The statue begins the film in the hands of the good guys, who are trying to take it to the capital. Then it gets stolen by the bad guys, but these bad guys are clueless and don’t know what the statue is or what it contains. So while I knew that they were the bad guys, I kept wondering if they were also the ones trying to overthrow the emperor, or if that was actually the good guys looking for a righteous revolution. You never know which faction will try to overthrow the emperor in these films, but rest assured there’s usually someone trying. In any case, I was definitely overthinking this one.

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Raw Courage (1969)

Raw Courage [虎膽] (1969)
AKA Tiger’s Courage

Starring Cheng Pei Pei, Yueh Hua, Ng Fung, Lo Wei, Tien Feng, Poon Oi-Lun, Yeung Chi Hing, Ou-Yang Sha-Fei, Lee Kwan, Tong Jing, Lee Sau Kei, Go Ming, Goo Man-Chung, Hung Lau, Yee Kwan

Directed by Lo Wei

Expectations: Moderate. I have a bad feeling about this one.


My bad feelings were all for naught, as Lo Wei’s Raw Courage is a fun, rollicking little wuxia film. It’s not something that will create genre fans, nor is it anything truly substantial, but it is fantastic entertainment. Raw Courage tells the story of an emperor besieged by an army who entrusts his child to Lo Wei and his Black Dragon Clan. In virtually every other Shaw Brothers film from this period involving a baby, there’d be a twenty year jump in time and we’d pick up the story with the young martial artist out looking to find their destiny or avenge their fallen parents/master. In Raw Courage, the baby actually stays a baby as Cheng Pei-Pei and Ng Fung quickly find themselves in charge of taking the infant prince across the country to meet up with the White Dragon Clan. If trying to transport a baby through enemy checkpoints sounds like a good time, then Raw Courage is your barrel of monkeys.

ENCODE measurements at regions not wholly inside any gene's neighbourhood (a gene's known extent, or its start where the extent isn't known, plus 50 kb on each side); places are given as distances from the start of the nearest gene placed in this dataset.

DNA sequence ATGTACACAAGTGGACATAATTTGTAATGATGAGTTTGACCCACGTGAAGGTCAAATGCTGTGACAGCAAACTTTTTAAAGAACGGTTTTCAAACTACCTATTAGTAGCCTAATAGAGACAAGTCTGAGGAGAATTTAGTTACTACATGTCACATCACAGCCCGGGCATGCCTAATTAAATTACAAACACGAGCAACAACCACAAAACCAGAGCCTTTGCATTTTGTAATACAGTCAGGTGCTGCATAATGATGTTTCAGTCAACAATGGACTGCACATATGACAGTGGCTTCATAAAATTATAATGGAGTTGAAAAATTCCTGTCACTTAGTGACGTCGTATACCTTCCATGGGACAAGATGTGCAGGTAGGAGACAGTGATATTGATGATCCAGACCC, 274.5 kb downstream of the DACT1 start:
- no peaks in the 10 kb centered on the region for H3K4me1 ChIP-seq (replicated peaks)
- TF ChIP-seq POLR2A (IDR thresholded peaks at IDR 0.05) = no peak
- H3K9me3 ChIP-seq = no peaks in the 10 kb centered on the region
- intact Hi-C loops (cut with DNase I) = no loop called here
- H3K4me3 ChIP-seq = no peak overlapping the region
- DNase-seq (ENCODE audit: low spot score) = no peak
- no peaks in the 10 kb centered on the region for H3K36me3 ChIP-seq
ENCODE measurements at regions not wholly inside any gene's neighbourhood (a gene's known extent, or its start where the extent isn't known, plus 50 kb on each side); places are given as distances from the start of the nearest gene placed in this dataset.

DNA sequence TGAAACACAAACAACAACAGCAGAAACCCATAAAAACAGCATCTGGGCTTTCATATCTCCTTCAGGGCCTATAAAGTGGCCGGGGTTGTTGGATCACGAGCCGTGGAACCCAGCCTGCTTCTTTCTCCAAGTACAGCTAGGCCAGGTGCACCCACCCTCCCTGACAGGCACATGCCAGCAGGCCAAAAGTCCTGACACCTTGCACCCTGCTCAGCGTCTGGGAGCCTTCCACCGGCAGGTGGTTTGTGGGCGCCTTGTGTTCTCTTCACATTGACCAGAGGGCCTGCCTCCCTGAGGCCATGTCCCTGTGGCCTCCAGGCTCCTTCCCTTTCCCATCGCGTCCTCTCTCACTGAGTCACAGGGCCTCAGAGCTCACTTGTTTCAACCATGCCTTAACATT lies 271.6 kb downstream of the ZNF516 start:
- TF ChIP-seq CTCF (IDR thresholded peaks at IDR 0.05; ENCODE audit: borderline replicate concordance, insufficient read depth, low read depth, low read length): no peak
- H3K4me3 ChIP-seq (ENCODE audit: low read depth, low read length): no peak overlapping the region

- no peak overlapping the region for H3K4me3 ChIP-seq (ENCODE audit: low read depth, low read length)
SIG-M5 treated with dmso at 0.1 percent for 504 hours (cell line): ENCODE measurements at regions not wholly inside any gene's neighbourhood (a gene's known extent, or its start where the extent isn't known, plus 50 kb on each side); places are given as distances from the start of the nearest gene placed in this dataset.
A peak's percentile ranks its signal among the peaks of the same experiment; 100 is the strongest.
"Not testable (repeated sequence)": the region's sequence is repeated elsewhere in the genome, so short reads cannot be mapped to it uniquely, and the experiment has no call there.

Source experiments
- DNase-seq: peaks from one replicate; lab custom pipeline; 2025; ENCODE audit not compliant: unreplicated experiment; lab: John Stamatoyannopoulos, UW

There’s nothing too special about Raw Courage, other than its ability to rise above the standard wuxia storytelling and remain exciting and interesting throughout. There are loads of problems that contribute to the film being less than it should be, but honestly I only noticed after the film was over because I was having such a fun time with it. One of the major flaws is that the villains, while plentiful, aren’t nearly well-defined enough to make for compelling adversaries to our heroes. Tien Feng plays their leader, but basically sleepwalks through a role where his primary task is to walk from one place to another and say, “After them!” It’s hard to blame him. The villain introduced later in the film, a man with a blue-gray face known only as Old Monster, is awesome and really deserved more screen time too. It’s crazy villains like this that would later populate all kinds of wild and fantastic Hong Kong films, so I’m willing to forgive this one a bit just for including him.